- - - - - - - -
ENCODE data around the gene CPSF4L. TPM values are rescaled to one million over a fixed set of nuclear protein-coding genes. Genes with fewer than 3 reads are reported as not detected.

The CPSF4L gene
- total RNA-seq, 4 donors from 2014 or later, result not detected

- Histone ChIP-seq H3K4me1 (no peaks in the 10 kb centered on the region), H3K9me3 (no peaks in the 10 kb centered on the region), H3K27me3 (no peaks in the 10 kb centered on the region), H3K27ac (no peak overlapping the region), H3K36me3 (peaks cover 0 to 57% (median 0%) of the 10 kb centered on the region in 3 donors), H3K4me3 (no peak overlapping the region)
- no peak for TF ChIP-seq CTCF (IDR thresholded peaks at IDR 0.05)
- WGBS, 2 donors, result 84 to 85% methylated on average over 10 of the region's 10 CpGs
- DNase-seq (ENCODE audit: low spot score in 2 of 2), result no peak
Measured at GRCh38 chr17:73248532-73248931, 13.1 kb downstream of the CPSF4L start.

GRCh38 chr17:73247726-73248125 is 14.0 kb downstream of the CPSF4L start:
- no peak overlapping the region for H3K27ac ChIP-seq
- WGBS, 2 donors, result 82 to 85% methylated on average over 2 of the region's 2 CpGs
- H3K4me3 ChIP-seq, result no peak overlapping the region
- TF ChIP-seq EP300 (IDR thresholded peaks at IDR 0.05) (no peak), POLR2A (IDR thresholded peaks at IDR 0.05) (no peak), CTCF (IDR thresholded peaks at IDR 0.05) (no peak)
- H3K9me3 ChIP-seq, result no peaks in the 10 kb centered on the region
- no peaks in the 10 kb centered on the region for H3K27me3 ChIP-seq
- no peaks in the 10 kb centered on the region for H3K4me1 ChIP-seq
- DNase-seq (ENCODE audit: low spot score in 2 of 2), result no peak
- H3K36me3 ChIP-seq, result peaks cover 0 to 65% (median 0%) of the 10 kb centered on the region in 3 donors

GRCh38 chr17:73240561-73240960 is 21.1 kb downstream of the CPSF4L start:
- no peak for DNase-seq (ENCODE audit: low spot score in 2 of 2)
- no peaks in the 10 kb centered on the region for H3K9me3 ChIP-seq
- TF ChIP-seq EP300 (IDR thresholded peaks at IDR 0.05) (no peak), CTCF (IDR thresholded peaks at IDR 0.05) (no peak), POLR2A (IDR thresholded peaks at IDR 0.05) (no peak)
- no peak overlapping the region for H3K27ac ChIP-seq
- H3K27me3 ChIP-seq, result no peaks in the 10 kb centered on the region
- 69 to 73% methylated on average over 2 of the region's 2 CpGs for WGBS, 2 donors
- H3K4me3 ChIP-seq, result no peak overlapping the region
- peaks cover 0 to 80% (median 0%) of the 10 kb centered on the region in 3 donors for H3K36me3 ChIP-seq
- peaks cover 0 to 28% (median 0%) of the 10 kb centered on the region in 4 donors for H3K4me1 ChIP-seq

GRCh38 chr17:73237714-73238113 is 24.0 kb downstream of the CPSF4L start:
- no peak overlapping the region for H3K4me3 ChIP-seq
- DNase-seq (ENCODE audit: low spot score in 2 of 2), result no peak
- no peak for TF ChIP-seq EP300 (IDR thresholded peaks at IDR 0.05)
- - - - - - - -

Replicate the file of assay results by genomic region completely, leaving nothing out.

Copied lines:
ENCODE data around the gene CPSF4L. TPM values are rescaled to one million over a fixed set of nuclear protein-coding genes. Genes with fewer than 3 reads are reported as not detected.

The CPSF4L gene
- total RNA-seq, 4 donors from 2014 or later, result not detected

- Histone ChIP-seq H3K4me1 (no peaks in the 10 kb centered on the region), H3K9me3 (no peaks in the 10 kb centered on the region), H3K27me3 (no peaks in the 10 kb centered on the region), H3K27ac (no peak overlapping the region), H3K36me3 (peaks cover 0 to 57% (median 0%) of the 10 kb centered on the region in 3 donors), H3K4me3 (no peak overlapping the region)
- no peak for TF ChIP-seq CTCF (IDR thresholded peaks at IDR 0.05)
- WGBS, 2 donors, result 84 to 85% methylated on average over 10 of the region's 10 CpGs
- DNase-seq (ENCODE audit: low spot score in 2 of 2), result no peak
Measured at GRCh38 chr17:73248532-73248931, 13.1 kb downstream of the CPSF4L start.

GRCh38 chr17:73247726-73248125 is 14.0 kb downstream of the CPSF4L start:
- no peak overlapping the region for H3K27ac ChIP-seq
- WGBS, 2 donors, result 82 to 85% methylated on average over 2 of the region's 2 CpGs
- H3K4me3 ChIP-seq, result no peak overlapping the region
- TF ChIP-seq EP300 (IDR thresholded peaks at IDR 0.05) (no peak), POLR2A (IDR thresholded peaks at IDR 0.05) (no peak), CTCF (IDR thresholded peaks at IDR 0.05) (no peak)
- H3K9me3 ChIP-seq, result no peaks in the 10 kb centered on the region
- no peaks in the 10 kb centered on the region for H3K27me3 ChIP-seq
- no peaks in the 10 kb centered on the region for H3K4me1 ChIP-seq
- DNase-seq (ENCODE audit: low spot score in 2 of 2), result no peak
- H3K36me3 ChIP-seq, result peaks cover 0 to 65% (median 0%) of the 10 kb centered on the region in 3 donors

GRCh38 chr17:73240561-73240960 is 21.1 kb downstream of the CPSF4L start:
- no peak for DNase-seq (ENCODE audit: low spot score in 2 of 2)
- no peaks in the 10 kb centered on the region for H3K9me3 ChIP-seq
- TF ChIP-seq EP300 (IDR thresholded peaks at IDR 0.05) (no peak), CTCF (IDR thresholded peaks at IDR 0.05) (no peak), POLR2A (IDR thresholded peaks at IDR 0.05) (no peak)
- no peak overlapping the region for H3K27ac ChIP-seq
- H3K27me3 ChIP-seq, result no peaks in the 10 kb centered on the region
- 69 to 73% methylated on average over 2 of the region's 2 CpGs for WGBS, 2 donors
- H3K4me3 ChIP-seq, result no peak overlapping the region
- peaks cover 0 to 80% (median 0%) of the 10 kb centered on the region in 3 donors for H3K36me3 ChIP-seq
- peaks cover 0 to 28% (median 0%) of the 10 kb centered on the region in 4 donors for H3K4me1 ChIP-seq

GRCh38 chr17:73237714-73238113 is 24.0 kb downstream of the CPSF4L start:
- no peak overlapping the region for H3K4me3 ChIP-seq
- DNase-seq (ENCODE audit: low spot score in 2 of 2), result no peak
- no peak for TF ChIP-seq EP300 (IDR thresholded peaks at IDR 0.05)